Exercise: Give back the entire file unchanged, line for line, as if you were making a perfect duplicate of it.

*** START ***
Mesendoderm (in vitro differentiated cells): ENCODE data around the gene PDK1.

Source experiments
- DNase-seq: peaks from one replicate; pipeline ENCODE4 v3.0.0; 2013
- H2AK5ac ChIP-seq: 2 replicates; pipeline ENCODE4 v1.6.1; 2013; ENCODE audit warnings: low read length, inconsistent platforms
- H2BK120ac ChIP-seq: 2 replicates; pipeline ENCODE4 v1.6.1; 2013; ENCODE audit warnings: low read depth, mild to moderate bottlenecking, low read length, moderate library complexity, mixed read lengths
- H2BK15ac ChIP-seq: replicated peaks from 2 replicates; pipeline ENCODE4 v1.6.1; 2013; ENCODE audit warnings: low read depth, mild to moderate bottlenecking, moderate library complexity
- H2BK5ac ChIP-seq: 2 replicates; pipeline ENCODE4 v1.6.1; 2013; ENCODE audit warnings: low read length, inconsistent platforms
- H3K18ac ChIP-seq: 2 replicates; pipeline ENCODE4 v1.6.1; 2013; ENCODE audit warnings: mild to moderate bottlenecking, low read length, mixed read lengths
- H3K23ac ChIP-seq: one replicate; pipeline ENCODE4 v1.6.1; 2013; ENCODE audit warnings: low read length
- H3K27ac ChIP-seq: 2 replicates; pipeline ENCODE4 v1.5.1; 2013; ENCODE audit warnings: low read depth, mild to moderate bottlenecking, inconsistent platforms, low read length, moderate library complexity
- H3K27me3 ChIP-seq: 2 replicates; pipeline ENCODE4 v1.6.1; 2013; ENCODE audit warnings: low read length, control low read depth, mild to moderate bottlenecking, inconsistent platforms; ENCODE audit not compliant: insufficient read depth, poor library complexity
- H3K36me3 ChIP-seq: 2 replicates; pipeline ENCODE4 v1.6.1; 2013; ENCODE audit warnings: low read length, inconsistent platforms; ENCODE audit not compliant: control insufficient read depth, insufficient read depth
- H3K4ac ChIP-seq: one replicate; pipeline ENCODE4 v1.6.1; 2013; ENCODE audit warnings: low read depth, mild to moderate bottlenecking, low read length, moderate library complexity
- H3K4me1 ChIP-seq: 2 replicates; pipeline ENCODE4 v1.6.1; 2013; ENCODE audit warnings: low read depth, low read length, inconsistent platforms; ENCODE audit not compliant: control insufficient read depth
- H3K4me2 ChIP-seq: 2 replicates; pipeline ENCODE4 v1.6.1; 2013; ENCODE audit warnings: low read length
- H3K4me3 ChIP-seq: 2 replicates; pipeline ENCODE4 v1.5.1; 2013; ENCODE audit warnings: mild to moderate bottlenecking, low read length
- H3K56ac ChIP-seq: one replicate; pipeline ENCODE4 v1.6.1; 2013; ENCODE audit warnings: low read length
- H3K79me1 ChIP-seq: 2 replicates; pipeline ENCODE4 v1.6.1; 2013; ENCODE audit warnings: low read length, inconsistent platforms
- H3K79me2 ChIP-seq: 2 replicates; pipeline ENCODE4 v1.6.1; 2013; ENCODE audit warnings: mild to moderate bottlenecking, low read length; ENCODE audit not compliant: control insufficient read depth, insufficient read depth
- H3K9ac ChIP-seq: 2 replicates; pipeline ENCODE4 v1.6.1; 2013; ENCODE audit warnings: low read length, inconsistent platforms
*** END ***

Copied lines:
Mesendoderm (in vitro differentiated cells): ENCODE data around the gene PDK1.

Source experiments
- DNase-seq: peaks from one replicate; pipeline ENCODE4 v3.0.0; 2013
- H2AK5ac ChIP-seq: 2 replicates; pipeline ENCODE4 v1.6.1; 2013; ENCODE audit warnings: low read length, inconsistent platforms
- H2BK120ac ChIP-seq: 2 replicates; pipeline ENCODE4 v1.6.1; 2013; ENCODE audit warnings: low read depth, mild to moderate bottlenecking, low read length, moderate library complexity, mixed read lengths
- H2BK15ac ChIP-seq: replicated peaks from 2 replicates; pipeline ENCODE4 v1.6.1; 2013; ENCODE audit warnings: low read depth, mild to moderate bottlenecking, moderate library complexity
- H2BK5ac ChIP-seq: 2 replicates; pipeline ENCODE4 v1.6.1; 2013; ENCODE audit warnings: low read length, inconsistent platforms
- H3K18ac ChIP-seq: 2 replicates; pipeline ENCODE4 v1.6.1; 2013; ENCODE audit warnings: mild to moderate bottlenecking, low read length, mixed read lengths
- H3K23ac ChIP-seq: one replicate; pipeline ENCODE4 v1.6.1; 2013; ENCODE audit warnings: low read length
- H3K27ac ChIP-seq: 2 replicates; pipeline ENCODE4 v1.5.1; 2013; ENCODE audit warnings: low read depth, mild to moderate bottlenecking, inconsistent platforms, low read length, moderate library complexity
- H3K27me3 ChIP-seq: 2 replicates; pipeline ENCODE4 v1.6.1; 2013; ENCODE audit warnings: low read length, control low read depth, mild to moderate bottlenecking, inconsistent platforms; ENCODE audit not compliant: insufficient read depth, poor library complexity
- H3K36me3 ChIP-seq: 2 replicates; pipeline ENCODE4 v1.6.1; 2013; ENCODE audit warnings: low read length, inconsistent platforms; ENCODE audit not compliant: control insufficient read depth, insufficient read depth
- H3K4ac ChIP-seq: one replicate; pipeline ENCODE4 v1.6.1; 2013; ENCODE audit warnings: low read depth, mild to moderate bottlenecking, low read length, moderate library complexity
- H3K4me1 ChIP-seq: 2 replicates; pipeline ENCODE4 v1.6.1; 2013; ENCODE audit warnings: low read depth, low read length, inconsistent platforms; ENCODE audit not compliant: control insufficient read depth
- H3K4me2 ChIP-seq: 2 replicates; pipeline ENCODE4 v1.6.1; 2013; ENCODE audit warnings: low read length
- H3K4me3 ChIP-seq: 2 replicates; pipeline ENCODE4 v1.5.1; 2013; ENCODE audit warnings: mild to moderate bottlenecking, low read length
- H3K56ac ChIP-seq: one replicate; pipeline ENCODE4 v1.6.1; 2013; ENCODE audit warnings: low read length
- H3K79me1 ChIP-seq: 2 replicates; pipeline ENCODE4 v1.6.1; 2013; ENCODE audit warnings: low read length, inconsistent platforms
- H3K79me2 ChIP-seq: 2 replicates; pipeline ENCODE4 v1.6.1; 2013; ENCODE audit warnings: mild to moderate bottlenecking, low read length; ENCODE audit not compliant: control insufficient read depth, insufficient read depth
- H3K9ac ChIP-seq: 2 replicates; pipeline ENCODE4 v1.6.1; 2013; ENCODE audit warnings: low read length, inconsistent platforms